Wood’s raw pace was England’s big find in the final two Tests. He managed to play back-to-back matches for the first time since 2017, and gave the impression that a new, extended run-up has taken some of the strain out of an action that previously seemed to invite regular injury setbacks.

Silverwood, however, said that England would continue to monitor his fitness on a day-by-day basis, to help ensure that he is able to give his best efforts on the field more regularly. He even hinted that Wood and Jofra Archer, currently labouring with an elbow injury, might be used on a rotational basis in future Test outings.

“We will make to make decisions based on what’s best for him,” said Silverwood of Wood. “We will look at how he trains as well, making sure he’s not wasting all his best deliveries in the nets. Whatever he does, he does it 100 percent. So can we tailor his training to make sure that his best effort goes out on the pitch for us, and equally when he needs to rest, we’ll know we’ve got a backup with Jofra and others to come in.”

“It’s a great headache to have for Rooty as captain and me as head coach,” Silverwood added. “In an ideal situation, we’d like to have two or three fast bowlers kicking around but we don’t have to play them every game. In this Test, Woody comes in and makes an impact, but another day, we can give him a day off because we’ve got Jofra coming in now.”

With England’s next tour of Australia looming in just under two years’ time, Silverwood earmarked Jamie Overton and Olly Stone as the types of 90mph back-up with which England will be looking to augment their squad, and compete with the established names, such as James Anderson, Stuart Broad and Chris Woakes.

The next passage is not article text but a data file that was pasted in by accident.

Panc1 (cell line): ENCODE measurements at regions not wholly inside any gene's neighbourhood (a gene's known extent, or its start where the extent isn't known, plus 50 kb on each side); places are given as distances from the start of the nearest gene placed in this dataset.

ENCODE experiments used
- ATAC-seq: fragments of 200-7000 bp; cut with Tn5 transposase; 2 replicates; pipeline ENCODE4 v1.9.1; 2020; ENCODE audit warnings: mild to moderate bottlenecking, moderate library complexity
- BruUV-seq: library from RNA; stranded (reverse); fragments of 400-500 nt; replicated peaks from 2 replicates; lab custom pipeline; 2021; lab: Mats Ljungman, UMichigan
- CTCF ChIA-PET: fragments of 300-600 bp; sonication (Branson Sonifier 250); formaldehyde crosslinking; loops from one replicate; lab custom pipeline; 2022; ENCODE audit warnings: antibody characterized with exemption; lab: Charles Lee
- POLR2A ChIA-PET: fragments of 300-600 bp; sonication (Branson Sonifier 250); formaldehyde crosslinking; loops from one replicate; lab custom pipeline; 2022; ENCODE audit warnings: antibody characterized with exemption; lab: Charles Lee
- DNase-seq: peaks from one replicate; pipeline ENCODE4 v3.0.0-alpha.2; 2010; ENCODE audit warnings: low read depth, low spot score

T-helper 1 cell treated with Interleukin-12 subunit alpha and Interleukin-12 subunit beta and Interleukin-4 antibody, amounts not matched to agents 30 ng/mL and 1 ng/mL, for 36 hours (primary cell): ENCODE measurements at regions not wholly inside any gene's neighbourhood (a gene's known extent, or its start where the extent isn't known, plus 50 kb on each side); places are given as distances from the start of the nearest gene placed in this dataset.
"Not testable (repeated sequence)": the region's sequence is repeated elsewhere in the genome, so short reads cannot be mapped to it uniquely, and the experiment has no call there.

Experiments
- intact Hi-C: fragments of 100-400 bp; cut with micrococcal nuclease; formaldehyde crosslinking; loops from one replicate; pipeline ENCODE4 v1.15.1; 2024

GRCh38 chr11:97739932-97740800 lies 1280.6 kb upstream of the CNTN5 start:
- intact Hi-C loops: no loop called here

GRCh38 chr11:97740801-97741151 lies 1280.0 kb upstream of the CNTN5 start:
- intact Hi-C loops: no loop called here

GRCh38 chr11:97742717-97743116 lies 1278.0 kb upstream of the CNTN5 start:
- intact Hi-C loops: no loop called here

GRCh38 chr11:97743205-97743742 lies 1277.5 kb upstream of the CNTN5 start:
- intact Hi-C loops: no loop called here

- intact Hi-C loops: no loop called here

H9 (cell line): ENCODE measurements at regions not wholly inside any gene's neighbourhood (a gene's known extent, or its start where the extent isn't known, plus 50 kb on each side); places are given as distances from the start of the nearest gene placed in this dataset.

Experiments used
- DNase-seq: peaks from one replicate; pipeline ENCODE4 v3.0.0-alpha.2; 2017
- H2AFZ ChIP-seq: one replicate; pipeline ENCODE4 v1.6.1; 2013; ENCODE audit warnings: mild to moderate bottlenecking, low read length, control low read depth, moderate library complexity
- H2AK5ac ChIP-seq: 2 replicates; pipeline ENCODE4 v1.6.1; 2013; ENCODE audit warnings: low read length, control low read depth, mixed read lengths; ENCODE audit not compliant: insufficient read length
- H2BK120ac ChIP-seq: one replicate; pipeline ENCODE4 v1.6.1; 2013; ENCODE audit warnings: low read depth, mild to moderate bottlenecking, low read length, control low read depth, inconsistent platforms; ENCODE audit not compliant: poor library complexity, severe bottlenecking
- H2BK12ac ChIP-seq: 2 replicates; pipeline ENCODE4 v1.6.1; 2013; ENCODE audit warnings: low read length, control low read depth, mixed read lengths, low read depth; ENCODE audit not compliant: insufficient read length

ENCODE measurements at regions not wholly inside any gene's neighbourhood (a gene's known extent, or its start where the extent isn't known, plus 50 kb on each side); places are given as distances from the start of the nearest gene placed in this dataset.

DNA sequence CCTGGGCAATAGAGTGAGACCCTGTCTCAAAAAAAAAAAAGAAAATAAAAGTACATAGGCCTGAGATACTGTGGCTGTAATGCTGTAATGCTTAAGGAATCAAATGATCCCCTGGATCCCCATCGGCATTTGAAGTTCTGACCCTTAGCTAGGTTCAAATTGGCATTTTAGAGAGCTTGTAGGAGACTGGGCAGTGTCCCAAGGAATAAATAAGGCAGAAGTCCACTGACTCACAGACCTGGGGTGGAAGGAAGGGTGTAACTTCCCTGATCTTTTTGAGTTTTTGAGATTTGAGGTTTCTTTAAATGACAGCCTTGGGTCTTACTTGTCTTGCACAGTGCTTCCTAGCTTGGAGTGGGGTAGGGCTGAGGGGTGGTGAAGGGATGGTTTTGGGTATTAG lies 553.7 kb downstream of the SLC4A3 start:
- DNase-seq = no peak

“We’ve got these guys to nurture and bring through in a two-year project, for when we get out there [to Australia],” said Silverwood. “But also we’ve got to look after the guys we’ve got.

“As we’ve also seen in this series, your Andersons, your Broads, your Woakes’. I wouldn’t want to dismiss them lightly. Chris has trained so hard all trip. He got his opportunity here and showed once again he’s a class act.”



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Jake Lehmann, Jack Edwards hit tons as England Lions head for draw

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Injury-depleted Lions attack spend full day in field with Lewis Gregory and Richard Gleeson missing



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South Africa pick du Plessis for Australia T20s, Rabada returns

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Faf du Plessis has been included in South Africa’s T20 squad to play against Australia, after stepping down from captaincy on Monday morning. The team will be led by Quinton de Kock and also includes a return for Kagiso Rabada, who was rested for the limited-overs matches against England, and Anrich Nortje. AB de Villiers was not named in the squad despite coach Mark Boucher’s indication that he will be considered for this year’s T20 World Cup

Squad: Quinton de Kock (capt & wk), Temba Bavuma, Faf du Plessis, Rassie van der Dussen, David Miller, Pite van Biljon, Dwaine Pretorius, Andile Phehlukwayo, Jon-Jon Smuts, Kagiso Rabada, Tabraiz Shamsi, Lungi Ngidi, Bjorn Fortuin, Anrich Nortje, Dale Steyn, Heinrich Klaasen

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Alyssa Healy backed to continue with high risk game

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Australia coach Matthew Mott has backed opener Alyssa Healy to continue to play her natural risk-reward game in the T20 World Cup despite a poor run in the recent tri-series against India and England.